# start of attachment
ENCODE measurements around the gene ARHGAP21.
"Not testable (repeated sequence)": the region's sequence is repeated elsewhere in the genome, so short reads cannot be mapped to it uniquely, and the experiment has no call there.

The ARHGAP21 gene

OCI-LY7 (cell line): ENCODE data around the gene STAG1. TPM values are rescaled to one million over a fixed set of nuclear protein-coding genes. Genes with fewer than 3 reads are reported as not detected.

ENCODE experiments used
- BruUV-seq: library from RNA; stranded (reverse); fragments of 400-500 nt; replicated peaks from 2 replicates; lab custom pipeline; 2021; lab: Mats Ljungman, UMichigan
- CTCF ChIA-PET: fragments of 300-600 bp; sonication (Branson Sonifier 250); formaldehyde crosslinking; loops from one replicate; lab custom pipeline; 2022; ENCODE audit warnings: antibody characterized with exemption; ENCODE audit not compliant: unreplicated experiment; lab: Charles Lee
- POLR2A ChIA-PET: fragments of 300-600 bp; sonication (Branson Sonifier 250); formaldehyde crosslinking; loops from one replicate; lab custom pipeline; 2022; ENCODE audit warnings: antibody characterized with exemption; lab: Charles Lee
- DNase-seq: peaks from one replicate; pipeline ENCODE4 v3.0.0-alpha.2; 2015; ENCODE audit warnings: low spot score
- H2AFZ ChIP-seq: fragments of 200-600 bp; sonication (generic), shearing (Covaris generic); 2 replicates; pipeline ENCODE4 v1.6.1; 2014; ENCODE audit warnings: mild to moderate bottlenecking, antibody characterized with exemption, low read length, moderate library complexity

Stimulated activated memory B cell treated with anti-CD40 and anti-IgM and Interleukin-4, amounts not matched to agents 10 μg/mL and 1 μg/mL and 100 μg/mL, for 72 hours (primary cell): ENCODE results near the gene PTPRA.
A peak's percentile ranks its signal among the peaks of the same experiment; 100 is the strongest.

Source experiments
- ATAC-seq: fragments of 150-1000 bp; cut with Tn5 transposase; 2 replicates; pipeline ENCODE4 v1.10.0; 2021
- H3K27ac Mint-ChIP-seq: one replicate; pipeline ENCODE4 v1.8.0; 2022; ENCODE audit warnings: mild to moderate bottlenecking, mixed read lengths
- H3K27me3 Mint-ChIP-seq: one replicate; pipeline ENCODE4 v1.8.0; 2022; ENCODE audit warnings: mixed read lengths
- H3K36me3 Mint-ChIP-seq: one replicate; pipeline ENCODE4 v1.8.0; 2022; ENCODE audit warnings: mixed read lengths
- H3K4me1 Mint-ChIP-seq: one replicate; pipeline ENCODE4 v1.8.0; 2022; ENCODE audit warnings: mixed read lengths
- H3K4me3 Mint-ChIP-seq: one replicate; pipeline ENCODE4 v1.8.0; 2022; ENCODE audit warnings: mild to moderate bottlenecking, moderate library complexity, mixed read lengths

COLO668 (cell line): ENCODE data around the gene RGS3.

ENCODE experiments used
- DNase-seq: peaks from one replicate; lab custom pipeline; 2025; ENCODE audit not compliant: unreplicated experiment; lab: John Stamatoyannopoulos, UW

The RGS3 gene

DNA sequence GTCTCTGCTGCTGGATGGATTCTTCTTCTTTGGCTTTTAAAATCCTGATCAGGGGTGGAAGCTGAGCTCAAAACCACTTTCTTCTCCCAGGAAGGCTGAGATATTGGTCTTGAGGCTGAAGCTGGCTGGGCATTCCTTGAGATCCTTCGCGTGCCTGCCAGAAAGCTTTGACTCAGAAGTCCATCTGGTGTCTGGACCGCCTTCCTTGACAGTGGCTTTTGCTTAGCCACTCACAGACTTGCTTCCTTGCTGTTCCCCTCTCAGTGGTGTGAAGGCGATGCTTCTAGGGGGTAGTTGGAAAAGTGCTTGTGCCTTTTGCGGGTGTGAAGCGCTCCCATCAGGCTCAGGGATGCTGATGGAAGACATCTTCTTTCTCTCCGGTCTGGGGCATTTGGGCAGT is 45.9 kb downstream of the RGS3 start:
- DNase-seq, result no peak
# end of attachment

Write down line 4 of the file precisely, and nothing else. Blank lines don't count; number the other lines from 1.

OCI-LY7 (cell line): ENCODE data around the gene STAG1. TPM values are rescaled to one million over a fixed set of nuclear protein-coding genes. Genes with fewer than 3 reads are reported as not detected.